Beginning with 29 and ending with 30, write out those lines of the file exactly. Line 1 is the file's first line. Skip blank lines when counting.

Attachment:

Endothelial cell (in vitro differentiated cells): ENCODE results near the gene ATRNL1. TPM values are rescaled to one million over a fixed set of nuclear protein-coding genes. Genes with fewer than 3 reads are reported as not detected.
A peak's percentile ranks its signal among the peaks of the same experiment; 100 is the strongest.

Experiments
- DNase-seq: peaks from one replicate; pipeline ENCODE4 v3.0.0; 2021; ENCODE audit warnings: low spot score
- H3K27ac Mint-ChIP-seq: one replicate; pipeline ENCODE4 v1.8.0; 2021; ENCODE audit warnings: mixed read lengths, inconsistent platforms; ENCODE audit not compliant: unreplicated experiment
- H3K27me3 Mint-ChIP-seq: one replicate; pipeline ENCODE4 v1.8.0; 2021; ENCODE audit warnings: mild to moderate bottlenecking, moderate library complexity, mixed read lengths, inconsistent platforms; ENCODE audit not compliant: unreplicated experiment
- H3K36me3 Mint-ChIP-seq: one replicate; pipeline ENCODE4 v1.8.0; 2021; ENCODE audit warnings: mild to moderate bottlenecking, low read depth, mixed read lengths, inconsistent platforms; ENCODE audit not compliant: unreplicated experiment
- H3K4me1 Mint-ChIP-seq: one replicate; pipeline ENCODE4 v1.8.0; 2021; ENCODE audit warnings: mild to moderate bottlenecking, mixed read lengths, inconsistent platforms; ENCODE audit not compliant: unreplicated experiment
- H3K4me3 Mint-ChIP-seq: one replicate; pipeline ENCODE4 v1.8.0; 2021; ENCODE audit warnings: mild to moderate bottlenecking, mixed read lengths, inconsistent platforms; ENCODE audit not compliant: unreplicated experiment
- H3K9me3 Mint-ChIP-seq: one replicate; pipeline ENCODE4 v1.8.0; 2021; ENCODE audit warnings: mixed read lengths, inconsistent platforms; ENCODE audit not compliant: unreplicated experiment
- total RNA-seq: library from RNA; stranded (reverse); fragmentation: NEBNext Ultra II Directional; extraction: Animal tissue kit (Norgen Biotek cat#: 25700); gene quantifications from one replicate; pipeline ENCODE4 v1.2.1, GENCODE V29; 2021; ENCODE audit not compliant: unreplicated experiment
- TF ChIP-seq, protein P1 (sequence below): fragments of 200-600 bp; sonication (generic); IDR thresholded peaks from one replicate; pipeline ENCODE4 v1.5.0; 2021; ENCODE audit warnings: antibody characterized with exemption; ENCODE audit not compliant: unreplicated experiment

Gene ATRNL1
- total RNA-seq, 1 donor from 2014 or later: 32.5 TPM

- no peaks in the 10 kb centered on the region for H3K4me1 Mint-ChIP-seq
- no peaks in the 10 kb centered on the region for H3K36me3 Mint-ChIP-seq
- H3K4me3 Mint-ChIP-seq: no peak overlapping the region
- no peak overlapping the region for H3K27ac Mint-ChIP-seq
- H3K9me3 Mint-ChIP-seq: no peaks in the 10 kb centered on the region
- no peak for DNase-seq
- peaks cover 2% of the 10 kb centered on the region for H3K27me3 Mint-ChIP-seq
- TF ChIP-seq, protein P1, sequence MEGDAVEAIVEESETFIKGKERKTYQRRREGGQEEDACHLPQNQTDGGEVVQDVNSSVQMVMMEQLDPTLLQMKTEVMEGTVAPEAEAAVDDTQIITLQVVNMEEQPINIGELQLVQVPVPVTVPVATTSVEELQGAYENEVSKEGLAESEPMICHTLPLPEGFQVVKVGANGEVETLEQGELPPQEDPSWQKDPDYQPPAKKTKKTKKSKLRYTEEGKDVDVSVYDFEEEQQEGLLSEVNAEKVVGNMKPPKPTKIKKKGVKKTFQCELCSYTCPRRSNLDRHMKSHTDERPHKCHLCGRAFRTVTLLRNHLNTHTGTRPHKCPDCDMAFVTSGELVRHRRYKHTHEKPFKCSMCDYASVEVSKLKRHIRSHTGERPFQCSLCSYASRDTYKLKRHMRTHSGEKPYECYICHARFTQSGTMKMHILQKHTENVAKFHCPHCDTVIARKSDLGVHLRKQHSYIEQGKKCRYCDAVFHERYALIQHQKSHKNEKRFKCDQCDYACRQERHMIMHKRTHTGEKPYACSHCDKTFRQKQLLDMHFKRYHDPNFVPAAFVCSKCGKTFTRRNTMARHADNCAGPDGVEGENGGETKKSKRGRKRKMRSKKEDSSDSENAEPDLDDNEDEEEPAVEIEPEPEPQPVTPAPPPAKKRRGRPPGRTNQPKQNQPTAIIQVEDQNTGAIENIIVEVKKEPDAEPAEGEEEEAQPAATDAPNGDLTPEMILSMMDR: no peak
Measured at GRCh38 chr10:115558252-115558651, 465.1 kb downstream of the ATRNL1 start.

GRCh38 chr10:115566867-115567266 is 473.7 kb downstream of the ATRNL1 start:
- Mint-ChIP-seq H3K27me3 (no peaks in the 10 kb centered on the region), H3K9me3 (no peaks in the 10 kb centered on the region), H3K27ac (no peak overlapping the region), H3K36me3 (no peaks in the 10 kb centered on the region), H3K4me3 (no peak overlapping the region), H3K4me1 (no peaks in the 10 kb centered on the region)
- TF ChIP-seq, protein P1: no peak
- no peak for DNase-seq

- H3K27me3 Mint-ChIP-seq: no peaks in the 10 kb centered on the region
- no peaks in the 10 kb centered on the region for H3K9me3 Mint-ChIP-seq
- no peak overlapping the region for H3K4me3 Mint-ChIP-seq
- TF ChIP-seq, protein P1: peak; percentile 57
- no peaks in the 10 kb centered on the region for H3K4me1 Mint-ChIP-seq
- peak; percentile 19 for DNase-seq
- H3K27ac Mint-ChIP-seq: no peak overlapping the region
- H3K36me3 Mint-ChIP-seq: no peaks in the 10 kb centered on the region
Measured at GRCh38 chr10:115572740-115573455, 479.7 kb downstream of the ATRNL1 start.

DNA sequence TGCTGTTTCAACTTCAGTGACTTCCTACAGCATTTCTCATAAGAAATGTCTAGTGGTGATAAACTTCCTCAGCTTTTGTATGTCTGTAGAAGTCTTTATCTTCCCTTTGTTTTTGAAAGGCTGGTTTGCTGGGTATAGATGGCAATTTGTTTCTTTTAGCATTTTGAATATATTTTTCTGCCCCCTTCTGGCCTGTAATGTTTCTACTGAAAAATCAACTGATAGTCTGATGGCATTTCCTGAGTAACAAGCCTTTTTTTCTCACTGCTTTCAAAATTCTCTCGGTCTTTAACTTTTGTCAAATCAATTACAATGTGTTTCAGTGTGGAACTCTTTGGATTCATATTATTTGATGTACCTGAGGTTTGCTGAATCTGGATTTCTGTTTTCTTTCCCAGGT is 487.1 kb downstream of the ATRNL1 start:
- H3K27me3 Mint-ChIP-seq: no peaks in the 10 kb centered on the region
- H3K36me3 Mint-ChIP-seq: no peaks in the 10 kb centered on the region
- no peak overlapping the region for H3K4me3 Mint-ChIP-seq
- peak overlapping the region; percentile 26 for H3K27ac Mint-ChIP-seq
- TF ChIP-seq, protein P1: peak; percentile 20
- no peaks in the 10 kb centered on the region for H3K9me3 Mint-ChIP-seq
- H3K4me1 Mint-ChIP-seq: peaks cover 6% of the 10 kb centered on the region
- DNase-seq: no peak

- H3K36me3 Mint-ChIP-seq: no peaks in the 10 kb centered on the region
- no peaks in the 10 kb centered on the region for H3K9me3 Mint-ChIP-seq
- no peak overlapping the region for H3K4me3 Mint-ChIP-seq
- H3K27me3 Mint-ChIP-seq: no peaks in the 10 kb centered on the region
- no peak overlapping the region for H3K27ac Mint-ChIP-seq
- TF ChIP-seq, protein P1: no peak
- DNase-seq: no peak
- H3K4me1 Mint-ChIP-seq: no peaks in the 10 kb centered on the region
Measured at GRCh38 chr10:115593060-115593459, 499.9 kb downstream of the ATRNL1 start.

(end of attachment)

- no peaks in the 10 kb centered on the region for H3K9me3 Mint-ChIP-seq
- no peak overlapping the region for H3K4me3 Mint-ChIP-seq